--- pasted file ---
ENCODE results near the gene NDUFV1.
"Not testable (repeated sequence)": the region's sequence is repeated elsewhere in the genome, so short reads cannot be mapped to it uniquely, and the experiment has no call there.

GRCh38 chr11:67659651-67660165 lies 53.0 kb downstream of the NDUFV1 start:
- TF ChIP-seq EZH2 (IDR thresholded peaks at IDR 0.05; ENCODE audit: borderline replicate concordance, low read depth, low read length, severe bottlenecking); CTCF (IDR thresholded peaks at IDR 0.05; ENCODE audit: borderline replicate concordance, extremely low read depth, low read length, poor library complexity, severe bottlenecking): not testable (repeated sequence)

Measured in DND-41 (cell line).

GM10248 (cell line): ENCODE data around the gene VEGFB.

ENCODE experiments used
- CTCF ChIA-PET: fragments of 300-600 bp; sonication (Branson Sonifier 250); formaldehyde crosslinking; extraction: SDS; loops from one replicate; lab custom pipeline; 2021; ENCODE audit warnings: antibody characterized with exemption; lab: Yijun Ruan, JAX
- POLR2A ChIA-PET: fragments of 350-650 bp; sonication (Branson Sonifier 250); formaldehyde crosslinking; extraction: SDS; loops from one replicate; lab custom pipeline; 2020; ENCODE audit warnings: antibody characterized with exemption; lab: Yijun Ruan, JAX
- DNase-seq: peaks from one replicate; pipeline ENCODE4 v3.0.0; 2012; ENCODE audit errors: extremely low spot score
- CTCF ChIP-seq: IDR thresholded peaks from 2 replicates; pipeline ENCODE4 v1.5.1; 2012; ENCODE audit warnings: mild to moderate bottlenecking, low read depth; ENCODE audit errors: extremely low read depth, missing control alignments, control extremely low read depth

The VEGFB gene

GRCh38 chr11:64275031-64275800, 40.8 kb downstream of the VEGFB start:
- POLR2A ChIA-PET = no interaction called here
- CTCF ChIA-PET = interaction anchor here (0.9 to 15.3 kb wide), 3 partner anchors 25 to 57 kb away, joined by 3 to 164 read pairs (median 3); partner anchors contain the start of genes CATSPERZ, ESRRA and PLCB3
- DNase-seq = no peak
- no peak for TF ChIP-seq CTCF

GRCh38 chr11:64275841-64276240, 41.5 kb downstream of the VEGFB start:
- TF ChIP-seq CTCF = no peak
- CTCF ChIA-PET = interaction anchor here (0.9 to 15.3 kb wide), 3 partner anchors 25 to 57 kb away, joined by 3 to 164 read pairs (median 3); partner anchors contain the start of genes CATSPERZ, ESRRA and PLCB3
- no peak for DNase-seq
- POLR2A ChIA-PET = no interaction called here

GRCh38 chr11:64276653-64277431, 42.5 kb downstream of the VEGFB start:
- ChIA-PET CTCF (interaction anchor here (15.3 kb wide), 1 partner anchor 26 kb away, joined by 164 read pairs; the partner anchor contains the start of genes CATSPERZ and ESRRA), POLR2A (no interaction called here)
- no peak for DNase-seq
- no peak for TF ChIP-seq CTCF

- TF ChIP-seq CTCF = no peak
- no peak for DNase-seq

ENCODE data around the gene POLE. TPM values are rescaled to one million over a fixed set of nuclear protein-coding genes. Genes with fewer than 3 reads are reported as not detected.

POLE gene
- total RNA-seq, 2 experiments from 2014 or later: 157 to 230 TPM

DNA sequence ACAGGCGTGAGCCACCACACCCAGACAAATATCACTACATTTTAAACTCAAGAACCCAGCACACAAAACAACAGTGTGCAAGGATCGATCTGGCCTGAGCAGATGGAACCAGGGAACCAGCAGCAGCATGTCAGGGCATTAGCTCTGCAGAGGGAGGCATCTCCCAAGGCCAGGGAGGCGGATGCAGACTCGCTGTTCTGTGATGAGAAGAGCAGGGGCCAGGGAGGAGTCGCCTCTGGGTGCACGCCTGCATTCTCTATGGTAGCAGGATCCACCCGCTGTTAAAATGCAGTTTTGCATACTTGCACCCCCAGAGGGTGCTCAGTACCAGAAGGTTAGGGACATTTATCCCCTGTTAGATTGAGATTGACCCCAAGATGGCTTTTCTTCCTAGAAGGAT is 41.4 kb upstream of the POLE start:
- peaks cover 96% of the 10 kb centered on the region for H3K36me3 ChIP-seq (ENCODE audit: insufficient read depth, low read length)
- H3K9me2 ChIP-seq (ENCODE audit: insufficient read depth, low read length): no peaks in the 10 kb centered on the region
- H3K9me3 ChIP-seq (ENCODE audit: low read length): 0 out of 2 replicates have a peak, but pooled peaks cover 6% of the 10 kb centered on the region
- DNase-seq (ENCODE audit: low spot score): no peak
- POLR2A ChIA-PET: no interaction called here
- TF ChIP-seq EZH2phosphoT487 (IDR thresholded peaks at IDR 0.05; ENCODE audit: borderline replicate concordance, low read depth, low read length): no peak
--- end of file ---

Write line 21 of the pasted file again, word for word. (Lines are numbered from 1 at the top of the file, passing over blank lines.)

- no peak for DNase-seq